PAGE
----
The Gastrodia Antifungal Protein (GAFP-1) and Its Transcript Are Absent from Scions of Chimeric-grafted Plum

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  • 1 Department of Genetics and Biochemistry, Clemson University, Clemson, SC 29634
  • | 2 Department of Entomology, Soils, and Plant Sciences, Clemson University, 114 Long Hall, Clemson, SC 29634

The Gastrodia antifungal protein (GAFP-1) is a monocot mannose-binding lectin found in the Asiatic orchid Gastrodia elata. Transgenic plum (Prunus domestica var. ‘Stanley’) lines (4J and 4I) expressing GAFP-1 exhibit enhanced disease resistance to the stramenopile pathogen Phytophthora cinnamomi and the root-knot nematode Meloidogyne incognita. Rootstocks created from such transgenic lines might be more readily accepted by consumers if it can be shown that foreign gene products are not migrating into a grafted, nontransgenic scion on which fruit is produced. In this study, wild-type (WT) plum tissue was budded onto transgenic plum lines 4J and 4I to create chimeric-grafted trees. Tissues from chimeric-grafted trees were analyzed for gafp-1 transcripts (leaf and root) and protein (leaf, soft shoot, and root) by reverse transcription–polymerase chain reaction and immunodetection, respectively. Transcripts of gafp-1 were detected consistently in the root tissues but not within the leaves of the grafted, WT scions. Similarly, the GAFP-1 lectin was identified within the roots, but not in the soft shoot or leaf tissues of the grafted, WT scions. These results suggest that gafp-1 mRNA and protein are not moving into the WT scion tissues of chimeric-grafted plum trees.

Abstract

The Gastrodia antifungal protein (GAFP-1) is a monocot mannose-binding lectin found in the Asiatic orchid Gastrodia elata. Transgenic plum (Prunus domestica var. ‘Stanley’) lines (4J and 4I) expressing GAFP-1 exhibit enhanced disease resistance to the stramenopile pathogen Phytophthora cinnamomi and the root-knot nematode Meloidogyne incognita. Rootstocks created from such transgenic lines might be more readily accepted by consumers if it can be shown that foreign gene products are not migrating into a grafted, nontransgenic scion on which fruit is produced. In this study, wild-type (WT) plum tissue was budded onto transgenic plum lines 4J and 4I to create chimeric-grafted trees. Tissues from chimeric-grafted trees were analyzed for gafp-1 transcripts (leaf and root) and protein (leaf, soft shoot, and root) by reverse transcription–polymerase chain reaction and immunodetection, respectively. Transcripts of gafp-1 were detected consistently in the root tissues but not within the leaves of the grafted, WT scions. Similarly, the GAFP-1 lectin was identified within the roots, but not in the soft shoot or leaf tissues of the grafted, WT scions. These results suggest that gafp-1 mRNA and protein are not moving into the WT scion tissues of chimeric-grafted plum trees.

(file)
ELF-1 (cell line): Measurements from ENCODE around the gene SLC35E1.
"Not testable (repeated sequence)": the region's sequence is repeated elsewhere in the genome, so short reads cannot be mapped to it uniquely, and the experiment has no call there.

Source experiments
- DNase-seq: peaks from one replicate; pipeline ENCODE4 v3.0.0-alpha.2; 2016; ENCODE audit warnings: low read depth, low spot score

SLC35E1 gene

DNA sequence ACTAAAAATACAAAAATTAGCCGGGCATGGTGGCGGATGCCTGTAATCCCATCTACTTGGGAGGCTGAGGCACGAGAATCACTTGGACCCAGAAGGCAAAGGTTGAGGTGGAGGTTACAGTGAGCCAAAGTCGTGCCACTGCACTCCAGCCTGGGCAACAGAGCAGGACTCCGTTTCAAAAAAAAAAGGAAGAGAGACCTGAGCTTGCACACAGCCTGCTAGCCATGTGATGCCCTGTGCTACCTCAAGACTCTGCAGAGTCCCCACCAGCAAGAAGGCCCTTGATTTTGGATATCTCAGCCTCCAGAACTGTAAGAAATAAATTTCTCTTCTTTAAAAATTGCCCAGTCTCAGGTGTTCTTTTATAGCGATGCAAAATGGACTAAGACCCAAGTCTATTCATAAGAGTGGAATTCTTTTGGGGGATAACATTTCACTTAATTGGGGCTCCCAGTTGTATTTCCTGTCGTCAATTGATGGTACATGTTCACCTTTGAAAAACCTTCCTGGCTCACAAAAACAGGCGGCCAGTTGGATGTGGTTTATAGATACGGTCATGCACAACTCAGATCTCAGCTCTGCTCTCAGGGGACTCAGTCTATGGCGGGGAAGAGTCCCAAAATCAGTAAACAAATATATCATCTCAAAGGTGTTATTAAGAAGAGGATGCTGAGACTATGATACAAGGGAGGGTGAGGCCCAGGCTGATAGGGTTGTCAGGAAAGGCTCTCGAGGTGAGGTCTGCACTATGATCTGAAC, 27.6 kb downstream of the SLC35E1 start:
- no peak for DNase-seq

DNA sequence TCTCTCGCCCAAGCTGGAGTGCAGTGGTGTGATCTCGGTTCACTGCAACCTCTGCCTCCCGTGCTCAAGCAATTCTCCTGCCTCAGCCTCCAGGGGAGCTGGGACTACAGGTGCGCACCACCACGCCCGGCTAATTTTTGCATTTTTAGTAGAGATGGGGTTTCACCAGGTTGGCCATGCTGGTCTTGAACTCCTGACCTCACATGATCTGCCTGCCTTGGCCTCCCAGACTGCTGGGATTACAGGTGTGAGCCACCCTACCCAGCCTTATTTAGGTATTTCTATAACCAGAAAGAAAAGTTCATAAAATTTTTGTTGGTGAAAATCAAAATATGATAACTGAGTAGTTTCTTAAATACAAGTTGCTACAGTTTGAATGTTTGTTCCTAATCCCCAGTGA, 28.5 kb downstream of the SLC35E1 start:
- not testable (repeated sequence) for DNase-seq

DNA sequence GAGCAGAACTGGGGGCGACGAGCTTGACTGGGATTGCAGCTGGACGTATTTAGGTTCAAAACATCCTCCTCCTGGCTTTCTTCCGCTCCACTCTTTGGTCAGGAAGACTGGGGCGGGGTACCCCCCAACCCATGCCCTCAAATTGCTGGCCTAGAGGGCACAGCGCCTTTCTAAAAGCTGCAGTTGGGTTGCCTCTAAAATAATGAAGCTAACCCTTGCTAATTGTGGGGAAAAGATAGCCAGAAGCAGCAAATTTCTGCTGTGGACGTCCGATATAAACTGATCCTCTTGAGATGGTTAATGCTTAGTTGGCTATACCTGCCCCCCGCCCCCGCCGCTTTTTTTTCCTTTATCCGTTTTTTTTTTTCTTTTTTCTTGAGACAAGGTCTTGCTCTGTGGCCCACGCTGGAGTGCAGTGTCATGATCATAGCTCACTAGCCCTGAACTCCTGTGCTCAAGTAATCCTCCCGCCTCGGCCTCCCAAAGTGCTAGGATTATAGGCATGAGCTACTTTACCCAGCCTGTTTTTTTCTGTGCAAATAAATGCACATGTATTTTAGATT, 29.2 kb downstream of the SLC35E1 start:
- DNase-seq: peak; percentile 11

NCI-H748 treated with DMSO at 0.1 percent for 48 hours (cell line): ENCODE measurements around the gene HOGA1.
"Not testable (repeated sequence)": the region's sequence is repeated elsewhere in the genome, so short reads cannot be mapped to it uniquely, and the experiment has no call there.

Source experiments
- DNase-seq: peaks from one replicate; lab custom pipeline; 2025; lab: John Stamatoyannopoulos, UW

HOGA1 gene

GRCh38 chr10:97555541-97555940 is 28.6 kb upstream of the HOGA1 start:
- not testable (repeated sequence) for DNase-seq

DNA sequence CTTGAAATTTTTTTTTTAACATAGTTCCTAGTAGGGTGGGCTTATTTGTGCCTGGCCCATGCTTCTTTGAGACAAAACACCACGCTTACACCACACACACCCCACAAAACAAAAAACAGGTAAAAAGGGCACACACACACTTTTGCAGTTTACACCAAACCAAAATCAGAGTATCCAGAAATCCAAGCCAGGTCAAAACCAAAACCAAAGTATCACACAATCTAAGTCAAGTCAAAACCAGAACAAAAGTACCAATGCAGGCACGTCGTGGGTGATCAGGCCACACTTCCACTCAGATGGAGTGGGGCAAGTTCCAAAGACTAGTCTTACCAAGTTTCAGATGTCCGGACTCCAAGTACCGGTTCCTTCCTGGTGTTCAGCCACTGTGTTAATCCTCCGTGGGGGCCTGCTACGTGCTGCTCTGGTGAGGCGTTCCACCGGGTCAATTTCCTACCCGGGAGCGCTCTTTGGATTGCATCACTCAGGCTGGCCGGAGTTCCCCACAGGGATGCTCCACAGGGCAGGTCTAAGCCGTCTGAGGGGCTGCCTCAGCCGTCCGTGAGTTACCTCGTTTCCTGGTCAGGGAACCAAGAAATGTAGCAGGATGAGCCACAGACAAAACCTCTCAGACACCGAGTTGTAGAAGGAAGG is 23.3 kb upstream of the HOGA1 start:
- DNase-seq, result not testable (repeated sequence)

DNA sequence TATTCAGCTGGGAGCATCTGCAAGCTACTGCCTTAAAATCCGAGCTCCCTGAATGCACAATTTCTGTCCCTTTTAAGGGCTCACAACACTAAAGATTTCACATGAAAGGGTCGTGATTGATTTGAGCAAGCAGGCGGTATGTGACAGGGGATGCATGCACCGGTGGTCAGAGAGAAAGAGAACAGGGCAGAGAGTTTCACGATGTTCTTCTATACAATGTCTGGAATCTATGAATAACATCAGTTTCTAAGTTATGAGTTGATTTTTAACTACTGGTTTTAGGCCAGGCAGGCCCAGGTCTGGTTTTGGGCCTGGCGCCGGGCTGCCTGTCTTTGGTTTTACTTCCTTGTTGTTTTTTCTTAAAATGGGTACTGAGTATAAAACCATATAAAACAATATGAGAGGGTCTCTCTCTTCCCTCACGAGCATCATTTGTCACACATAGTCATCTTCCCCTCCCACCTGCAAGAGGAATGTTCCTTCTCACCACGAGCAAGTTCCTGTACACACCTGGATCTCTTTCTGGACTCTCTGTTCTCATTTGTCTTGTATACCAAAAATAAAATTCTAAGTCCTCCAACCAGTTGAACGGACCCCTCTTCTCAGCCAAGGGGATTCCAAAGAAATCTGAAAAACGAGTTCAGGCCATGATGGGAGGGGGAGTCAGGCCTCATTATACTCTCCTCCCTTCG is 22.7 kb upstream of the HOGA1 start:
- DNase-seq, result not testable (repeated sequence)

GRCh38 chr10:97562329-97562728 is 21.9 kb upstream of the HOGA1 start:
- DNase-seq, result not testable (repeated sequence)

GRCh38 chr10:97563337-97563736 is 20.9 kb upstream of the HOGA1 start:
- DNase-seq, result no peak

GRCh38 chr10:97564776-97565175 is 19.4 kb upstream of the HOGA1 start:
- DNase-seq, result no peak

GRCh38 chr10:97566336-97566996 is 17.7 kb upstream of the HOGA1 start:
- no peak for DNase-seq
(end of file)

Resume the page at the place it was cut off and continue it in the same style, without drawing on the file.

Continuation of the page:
Development of genetically modified (GM) agricultural crops has given producers new options to combat pests and diseases. These transgenic options can be limited, however, depending on the type of crop and the nature of the affliction. For instance, despite the important economic impacts that root diseases can have on fruit production, only a few GM fruit tree species have been engineered for resistance to root-associated pathogens (Petri and Burgos, 2005). Transgenic plum (Prunus domestica var. ‘Stanley’) lines (designated 4J and 4I) expressing an isoform of the Gastrodia antifungal protein, GAFP-1-VNF (hereafter referred to as GAFP-1), are one example of such an engineered fruit tree system. These lines displayed significantly reduced symptom severity when challenged with the stramenopile pathogen Phytophthora cinnamomi and both lines trended toward increased tolerance to the root-knot nematode Meloidogyne incognita (Nagel et al., 2008).

The presence of foreign gene products in consumables is a controversial issue. Perceptions about the safety of GM food are a factor in the consumer's willingness to purchase such items (Boccaletti and Moro, 2000; Bukenya and Wright, 2007; Burton et al., 2001). Grafting cultivar scions to rootstocks with desirable attributes is already common practice in fruit tree propagation; therefore, a potentially more consumer-friendly way to use GM technology would be to combine a transgenic, disease-resistant rootstock with a nontransgenic scion. Ideally, foreign gene products expressed in the root tissues would remain in the rootstock and not enter the fruit produced on a grafted scion. Whether the GAFP-1 lectin or its transcripts can move across a graft union into nontransformed scion tissues is not known.

The goal of this study was to determine if gafp-1-vnf (hereafter referred to as gafp-1) transcripts and protein were moving into grafted, wild-type (WT) scion tissues. Chimeric-grafted plum trees were created, consisting of WT scion tissue budded onto gafp-1-expressing rootstocks. Root and scion tissues were analyzed for the presence or absence of gafp-1 mRNA and protein.

Materials and Methods

Generation of chimeric-grafted and autografted trees.

Transgenic plum (Prunus domestica var. ‘Stanley’) lines 4J and 4I (Nagel et al., 2008) and nontransformed WT plum lines were used in this study. Both transgenic 4J and 4I lines express the gafp-1 gene under the control of the CaMV-35S promoter sequence (Plant Genetic Systems N.V., Gent, Belgium). Trees from 4J and 4I lines were clonally propagated from their respective mother (T0) lines. WT trees, however, originated from different ‘Stanley’ seeds and thus represented some, albeit limited, inherent genetic variation within the WT population.